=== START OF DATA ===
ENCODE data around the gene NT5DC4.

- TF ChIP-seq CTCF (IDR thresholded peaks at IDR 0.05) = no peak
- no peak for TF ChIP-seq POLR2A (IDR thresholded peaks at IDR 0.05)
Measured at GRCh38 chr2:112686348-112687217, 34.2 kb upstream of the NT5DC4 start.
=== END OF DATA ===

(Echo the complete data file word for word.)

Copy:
ENCODE data around the gene NT5DC4.

- TF ChIP-seq CTCF (IDR thresholded peaks at IDR 0.05) = no peak
- no peak for TF ChIP-seq POLR2A (IDR thresholded peaks at IDR 0.05)
Measured at GRCh38 chr2:112686348-112687217, 34.2 kb upstream of the NT5DC4 start.